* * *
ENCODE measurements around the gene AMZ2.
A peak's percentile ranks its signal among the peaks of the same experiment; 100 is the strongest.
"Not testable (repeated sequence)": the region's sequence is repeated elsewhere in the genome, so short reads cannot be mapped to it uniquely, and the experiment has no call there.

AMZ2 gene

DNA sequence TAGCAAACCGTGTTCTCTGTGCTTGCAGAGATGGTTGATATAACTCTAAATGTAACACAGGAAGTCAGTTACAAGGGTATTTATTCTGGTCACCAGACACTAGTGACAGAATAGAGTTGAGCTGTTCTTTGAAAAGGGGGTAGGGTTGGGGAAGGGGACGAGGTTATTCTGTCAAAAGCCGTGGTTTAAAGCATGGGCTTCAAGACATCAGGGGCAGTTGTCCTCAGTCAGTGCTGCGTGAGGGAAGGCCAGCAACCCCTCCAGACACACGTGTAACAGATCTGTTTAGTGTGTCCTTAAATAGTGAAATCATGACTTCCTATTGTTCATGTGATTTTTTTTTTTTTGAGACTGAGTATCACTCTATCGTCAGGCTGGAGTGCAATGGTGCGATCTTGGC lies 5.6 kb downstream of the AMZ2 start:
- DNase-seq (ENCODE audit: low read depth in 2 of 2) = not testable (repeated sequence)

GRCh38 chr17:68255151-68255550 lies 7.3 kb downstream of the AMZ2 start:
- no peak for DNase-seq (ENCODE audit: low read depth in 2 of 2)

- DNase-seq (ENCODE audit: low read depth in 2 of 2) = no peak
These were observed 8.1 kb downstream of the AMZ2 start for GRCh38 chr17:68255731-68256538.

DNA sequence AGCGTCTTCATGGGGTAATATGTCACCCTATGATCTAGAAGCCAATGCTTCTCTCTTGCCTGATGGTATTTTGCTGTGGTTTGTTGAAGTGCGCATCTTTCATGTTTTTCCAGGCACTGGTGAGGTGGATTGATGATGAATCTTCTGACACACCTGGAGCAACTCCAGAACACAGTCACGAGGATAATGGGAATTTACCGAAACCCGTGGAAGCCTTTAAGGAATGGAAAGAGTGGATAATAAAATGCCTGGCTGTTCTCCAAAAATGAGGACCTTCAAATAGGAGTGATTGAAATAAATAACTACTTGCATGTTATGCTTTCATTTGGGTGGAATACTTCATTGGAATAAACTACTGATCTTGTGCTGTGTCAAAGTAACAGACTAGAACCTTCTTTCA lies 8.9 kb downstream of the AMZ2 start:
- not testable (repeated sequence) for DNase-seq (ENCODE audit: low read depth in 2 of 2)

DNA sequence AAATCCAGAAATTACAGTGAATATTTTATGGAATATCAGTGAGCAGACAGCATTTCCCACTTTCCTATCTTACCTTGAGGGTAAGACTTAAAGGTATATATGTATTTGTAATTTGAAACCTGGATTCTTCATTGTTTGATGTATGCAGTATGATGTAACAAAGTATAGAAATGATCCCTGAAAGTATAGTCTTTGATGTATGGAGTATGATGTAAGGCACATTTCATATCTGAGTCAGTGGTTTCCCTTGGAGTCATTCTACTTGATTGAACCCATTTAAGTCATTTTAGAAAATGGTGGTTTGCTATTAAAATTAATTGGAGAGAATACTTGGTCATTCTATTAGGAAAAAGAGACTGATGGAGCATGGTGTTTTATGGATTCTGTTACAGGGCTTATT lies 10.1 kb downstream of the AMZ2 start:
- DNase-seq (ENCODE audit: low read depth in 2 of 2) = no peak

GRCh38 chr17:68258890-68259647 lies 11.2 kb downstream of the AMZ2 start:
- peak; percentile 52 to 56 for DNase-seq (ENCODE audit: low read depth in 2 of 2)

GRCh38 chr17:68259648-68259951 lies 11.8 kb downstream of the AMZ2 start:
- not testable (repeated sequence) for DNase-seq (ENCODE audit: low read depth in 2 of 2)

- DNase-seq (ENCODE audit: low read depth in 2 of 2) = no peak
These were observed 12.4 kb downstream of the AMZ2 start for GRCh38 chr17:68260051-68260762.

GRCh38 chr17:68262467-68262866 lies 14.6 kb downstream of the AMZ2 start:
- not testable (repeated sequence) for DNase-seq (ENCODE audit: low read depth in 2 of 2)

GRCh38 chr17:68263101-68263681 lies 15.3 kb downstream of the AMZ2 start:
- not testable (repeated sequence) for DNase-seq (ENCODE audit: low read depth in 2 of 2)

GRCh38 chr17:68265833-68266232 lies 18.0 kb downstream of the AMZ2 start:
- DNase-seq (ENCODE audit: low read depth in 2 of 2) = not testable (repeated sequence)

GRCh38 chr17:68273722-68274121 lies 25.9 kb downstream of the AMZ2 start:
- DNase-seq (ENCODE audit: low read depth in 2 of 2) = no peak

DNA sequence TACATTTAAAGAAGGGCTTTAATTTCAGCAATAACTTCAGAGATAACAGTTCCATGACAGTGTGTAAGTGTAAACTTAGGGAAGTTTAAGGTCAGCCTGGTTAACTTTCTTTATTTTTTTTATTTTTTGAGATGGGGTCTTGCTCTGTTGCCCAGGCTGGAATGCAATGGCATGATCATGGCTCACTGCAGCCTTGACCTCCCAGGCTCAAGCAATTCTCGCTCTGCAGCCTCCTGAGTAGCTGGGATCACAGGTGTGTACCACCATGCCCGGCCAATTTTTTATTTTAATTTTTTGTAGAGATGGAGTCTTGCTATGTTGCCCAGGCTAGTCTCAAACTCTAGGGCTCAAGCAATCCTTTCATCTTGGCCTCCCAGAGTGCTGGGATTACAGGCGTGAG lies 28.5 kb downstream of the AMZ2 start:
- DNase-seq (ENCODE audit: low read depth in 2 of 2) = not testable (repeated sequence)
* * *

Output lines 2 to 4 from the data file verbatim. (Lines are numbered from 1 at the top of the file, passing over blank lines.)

A peak's percentile ranks its signal among the peaks of the same experiment; 100 is the strongest.
"Not testable (repeated sequence)": the region's sequence is repeated elsewhere in the genome, so short reads cannot be mapped to it uniquely, and the experiment has no call there.

AMZ2 gene